$13 billion in direct aid for farmers included in Covid relief bill

Published: Dec. 29, 2020 at 7:44 AM CST
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EAU CLAIRE, Wis. (WEAU) - We now have more details on how much Covid aid money will be going to agriculture in the bill signed by President Trump on Sunday. It calls for $13 billion in direct aid to farmers with another 13 billion going to food and nutrition type programs. Of the $13 billion going to farmers, 5 billion of the total is to go for $20 an acre payments for row crop farmers with corn growers getting 1.8 billion, soybean farmers are scheduled to get 1.7 billion and wheat growers can expect $890 million. Another $1 billion is designated for contract growers of livestock and poultry to cover up to 80% of their losses so far during the pandemic.

Dairy would also see some funding under the bill. It calls for the USDA to spend $400 million to buy milk for processing into products that can be donated to food banks and other charities. It would also make dairy producers eligible for payments up to $470 million through a supplemental version of the Dairy Margin Coverage subsidy.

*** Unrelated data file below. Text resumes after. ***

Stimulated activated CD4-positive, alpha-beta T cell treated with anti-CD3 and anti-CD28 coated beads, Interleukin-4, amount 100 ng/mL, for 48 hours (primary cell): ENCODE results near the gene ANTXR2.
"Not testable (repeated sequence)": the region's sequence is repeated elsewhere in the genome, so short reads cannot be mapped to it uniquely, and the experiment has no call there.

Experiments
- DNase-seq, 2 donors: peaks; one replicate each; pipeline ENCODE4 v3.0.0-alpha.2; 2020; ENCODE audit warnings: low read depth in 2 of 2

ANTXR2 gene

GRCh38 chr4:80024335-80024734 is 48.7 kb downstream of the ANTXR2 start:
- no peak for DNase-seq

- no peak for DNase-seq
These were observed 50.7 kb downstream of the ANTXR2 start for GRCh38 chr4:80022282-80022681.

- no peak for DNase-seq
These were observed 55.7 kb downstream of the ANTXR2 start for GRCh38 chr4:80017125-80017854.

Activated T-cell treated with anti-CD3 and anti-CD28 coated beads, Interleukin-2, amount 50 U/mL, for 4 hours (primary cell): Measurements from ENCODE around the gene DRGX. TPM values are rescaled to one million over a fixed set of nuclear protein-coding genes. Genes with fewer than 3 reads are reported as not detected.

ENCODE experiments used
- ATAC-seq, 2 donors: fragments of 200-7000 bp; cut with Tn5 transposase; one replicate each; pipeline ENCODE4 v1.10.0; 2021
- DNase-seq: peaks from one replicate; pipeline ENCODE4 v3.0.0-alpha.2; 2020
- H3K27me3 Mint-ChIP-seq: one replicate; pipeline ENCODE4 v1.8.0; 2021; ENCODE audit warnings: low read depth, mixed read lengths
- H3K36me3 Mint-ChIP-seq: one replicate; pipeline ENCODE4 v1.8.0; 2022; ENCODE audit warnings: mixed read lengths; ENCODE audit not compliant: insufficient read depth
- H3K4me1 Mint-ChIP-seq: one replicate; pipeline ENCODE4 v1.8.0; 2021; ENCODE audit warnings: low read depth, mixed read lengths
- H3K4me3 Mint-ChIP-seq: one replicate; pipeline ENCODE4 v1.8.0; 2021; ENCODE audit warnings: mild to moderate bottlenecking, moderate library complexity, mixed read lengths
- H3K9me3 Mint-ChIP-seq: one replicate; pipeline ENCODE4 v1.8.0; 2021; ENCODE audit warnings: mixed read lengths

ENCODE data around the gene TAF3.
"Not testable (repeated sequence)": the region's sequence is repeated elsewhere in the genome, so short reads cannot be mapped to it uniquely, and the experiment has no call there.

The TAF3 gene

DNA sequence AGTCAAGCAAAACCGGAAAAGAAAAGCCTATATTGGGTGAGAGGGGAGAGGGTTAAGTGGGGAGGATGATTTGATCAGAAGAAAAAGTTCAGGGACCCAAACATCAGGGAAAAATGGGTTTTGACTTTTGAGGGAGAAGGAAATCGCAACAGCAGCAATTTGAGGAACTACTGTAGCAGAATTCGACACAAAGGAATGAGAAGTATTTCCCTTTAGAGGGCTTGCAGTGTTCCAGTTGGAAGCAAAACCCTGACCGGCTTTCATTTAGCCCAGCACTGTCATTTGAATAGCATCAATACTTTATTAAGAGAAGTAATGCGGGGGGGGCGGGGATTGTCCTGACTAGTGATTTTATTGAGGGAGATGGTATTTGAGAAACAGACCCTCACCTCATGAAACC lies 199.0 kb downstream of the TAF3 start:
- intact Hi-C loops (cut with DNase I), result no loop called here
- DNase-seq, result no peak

Sign-ups for the 2021 Dairy Margin Coverage Program made a big comeback from 2020. Last year 51% of dairies signed up for the program, a drop of 33% from 2019 when dairy prices were rebounding and dairy farmers thought the trend would continue. But then Covid hit, knocking the bottom out of most markets, including dairy. For 2021, sign-ups jumped 17% from this year with over 68% of the nation’s dairies getting involved in next year’s coverage. Last year, with the falling sign-up, Wisconsin dairy farmers got the most return on investment getting $47.6 million from the DMC. Minnesota was second with $26.7 million, followed by California, Pennsylvania and New York.

By most accounts, the 2020 corn crop across the country was a good one. And reports from the U.S. Grains Council verify that assumption. They are reporting this year’s crop has a higher test weight, lower moisture content and lower total damage than in any of the past 5 years. After testing samples from all over the country, the Council says 94 and a half percent of the crop met the grade factor for number 2 corn. This year’s crop had higher test weights than any year in the past 5, had lower total damage as well as lower moisture content. This year’s corn crop of 14 and a half billion bushels was the third biggest corn crop ever in the United States.

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